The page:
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I am loading a text to TextView but the problem is that the text is full of ASCII characters, so when the text is loaded to the TextView, I can't see anything or it shows me completly other character. For example instead of character "ó" a "?" within a black square is shown.

My question is, how can I convert an ASCII character to string?

Thanks for helping.

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Please post the code for loading the text. –  FD_ Jul 30 '13 at 16:42
text encoding may be? –  ay89 Jul 30 '13 at 16:43
You should read about and understand what ASCII, Unicode, encoding and strings are before trying to solve your problem. The example you've given is not ASCII. –  Simon Jul 30 '13 at 16:54
Short answer: use docs.oracle.com/javase/6/docs/api/java/lang/…, java.nio.charset.Charset) with the "right" Charset. "windows-1252" (en.wikipedia.org/wiki/Windows-1252) is currently supported on Android; give that a try. –  fadden Jul 30 '13 at 17:16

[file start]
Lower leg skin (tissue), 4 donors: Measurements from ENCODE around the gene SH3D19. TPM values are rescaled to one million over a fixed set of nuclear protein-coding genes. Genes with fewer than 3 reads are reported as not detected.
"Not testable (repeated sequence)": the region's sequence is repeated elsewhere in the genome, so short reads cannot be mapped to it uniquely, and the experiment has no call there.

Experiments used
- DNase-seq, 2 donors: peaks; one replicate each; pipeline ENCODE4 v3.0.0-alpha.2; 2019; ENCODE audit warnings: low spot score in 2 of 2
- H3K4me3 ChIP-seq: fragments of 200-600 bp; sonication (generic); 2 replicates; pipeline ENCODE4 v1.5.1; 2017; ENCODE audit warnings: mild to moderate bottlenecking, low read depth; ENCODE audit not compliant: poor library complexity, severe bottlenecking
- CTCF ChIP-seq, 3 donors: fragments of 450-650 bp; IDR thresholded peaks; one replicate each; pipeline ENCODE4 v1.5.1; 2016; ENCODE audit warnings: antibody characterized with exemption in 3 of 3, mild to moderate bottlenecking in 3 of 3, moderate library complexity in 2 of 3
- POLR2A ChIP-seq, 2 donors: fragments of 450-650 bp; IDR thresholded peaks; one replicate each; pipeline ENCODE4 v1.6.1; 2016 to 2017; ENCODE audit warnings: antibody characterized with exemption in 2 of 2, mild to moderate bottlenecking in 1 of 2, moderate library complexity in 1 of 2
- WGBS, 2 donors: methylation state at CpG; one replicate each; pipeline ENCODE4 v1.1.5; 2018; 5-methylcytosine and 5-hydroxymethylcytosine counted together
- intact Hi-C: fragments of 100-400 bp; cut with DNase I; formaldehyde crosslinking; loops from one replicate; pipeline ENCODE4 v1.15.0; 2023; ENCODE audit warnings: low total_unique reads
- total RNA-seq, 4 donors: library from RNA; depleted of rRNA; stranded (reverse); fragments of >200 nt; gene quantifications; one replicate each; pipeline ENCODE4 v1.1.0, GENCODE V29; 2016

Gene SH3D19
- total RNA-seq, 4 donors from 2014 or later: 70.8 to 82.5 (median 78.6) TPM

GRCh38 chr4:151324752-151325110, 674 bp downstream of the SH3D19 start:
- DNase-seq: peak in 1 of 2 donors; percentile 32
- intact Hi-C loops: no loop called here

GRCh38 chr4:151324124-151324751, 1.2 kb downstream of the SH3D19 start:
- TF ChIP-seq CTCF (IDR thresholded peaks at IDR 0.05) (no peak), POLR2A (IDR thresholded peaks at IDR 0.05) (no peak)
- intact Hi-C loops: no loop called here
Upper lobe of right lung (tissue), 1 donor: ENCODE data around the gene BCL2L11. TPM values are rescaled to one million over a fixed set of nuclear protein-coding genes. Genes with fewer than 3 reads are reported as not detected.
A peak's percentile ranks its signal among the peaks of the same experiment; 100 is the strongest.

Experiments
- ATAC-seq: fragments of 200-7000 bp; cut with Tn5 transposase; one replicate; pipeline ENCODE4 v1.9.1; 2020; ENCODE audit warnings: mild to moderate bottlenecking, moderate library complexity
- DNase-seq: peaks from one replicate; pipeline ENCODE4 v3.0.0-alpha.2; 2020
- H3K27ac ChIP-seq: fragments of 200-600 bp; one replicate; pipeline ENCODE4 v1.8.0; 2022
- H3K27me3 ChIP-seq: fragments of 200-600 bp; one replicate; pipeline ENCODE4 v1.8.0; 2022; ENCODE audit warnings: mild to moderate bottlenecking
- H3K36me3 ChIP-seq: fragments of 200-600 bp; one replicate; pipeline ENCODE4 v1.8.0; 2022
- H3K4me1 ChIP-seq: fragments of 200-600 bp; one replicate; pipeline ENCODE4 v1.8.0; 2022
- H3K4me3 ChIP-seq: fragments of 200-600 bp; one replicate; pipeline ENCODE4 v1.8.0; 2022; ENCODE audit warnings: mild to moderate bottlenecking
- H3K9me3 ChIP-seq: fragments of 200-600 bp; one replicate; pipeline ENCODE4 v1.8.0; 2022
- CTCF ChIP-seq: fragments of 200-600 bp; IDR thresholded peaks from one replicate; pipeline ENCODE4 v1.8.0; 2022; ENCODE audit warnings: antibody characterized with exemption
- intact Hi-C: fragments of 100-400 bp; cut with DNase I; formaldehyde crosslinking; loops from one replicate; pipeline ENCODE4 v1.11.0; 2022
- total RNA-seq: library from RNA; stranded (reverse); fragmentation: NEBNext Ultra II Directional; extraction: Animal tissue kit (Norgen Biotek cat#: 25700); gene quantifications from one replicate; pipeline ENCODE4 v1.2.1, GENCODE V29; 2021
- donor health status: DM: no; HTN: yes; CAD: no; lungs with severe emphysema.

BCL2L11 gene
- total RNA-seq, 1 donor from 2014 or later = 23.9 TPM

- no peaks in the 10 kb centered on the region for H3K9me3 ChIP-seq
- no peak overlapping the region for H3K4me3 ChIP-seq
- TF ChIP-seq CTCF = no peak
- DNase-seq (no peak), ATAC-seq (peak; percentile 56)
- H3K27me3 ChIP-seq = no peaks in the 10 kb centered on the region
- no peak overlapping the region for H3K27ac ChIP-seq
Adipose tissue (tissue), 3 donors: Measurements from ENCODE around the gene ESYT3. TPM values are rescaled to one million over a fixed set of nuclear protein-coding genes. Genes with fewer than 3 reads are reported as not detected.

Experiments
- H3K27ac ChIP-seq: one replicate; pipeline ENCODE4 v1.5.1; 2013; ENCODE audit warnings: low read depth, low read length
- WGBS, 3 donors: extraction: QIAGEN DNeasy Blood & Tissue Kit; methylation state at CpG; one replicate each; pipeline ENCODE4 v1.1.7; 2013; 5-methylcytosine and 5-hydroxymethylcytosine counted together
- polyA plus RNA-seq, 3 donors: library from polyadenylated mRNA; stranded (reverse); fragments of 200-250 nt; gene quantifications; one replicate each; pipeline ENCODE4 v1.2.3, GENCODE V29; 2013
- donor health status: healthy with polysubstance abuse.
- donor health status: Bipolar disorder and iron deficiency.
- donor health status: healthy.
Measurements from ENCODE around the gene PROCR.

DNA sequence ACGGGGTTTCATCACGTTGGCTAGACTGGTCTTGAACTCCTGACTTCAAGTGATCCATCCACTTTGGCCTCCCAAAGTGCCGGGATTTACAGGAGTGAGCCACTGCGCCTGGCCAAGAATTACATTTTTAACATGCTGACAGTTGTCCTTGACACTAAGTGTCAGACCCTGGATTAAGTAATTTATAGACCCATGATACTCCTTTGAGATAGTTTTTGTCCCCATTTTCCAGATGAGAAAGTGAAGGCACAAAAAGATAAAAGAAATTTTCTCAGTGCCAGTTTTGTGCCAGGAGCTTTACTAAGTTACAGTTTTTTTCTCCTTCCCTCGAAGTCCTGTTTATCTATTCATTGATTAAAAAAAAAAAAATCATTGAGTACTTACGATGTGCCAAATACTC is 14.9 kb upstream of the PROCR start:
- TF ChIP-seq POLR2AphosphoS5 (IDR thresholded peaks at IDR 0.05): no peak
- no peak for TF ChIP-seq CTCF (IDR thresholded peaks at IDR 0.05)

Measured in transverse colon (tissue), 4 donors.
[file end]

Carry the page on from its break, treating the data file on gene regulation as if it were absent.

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1 Answer

up vote 0 down vote accepted

€ is not an Ascii character. Instead you probably are using Windows-1252 encoding on your source files, or similar. There the € is mapped to a character 128, which in Unicode is a control character.

Edit: as it is apparent, that the text is loaded from the internet, and nonmodifiable, and whatnot, then the following code could work:

InputStreamReader reader = new InputStreamReader(
        yourInputStream, "windows-1252"); 
        // or what ever seems to be the correct encoding!

StringBuilder builder = new StringBuilder();

while (reader.ready())

String string = builder.toString();
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Oh, sorry, you are right. But there are some other characters(ó, BEL-this is shown in Notepad++) which are ASCII character, and it shows me the same –  adamhala007 Jul 30 '13 at 16:55
no, ó is not an ASCII character. Save your files in UTF-8 encoding. –  Antti Haapala Jul 30 '13 at 16:58
But I have seen it on this webpage under the Extended ASCII codes title: asciitable.com –  adamhala007 Jul 30 '13 at 17:02
You are right, however extended ASCII is no standard, standard US-ASCII is 7 bits, extended ASCII has an 8th bit set, and a multitude of OS/platform/language encodings exist for "extended" ASCII. "Windows-1252" (Windows Latin-1) is a good bet. The shown "ISO-8859-1" (Latin-1) is a very US centric/historical view. –  Joop Eggen Jul 30 '13 at 17:10
And what are you suggesting to do? That file is given, I don't think I can change something on it, because my app loads it from a webpage. Is there some kind of code which is able to convert the loaded text to readable form? –  adamhala007 Jul 30 '13 at 17:22
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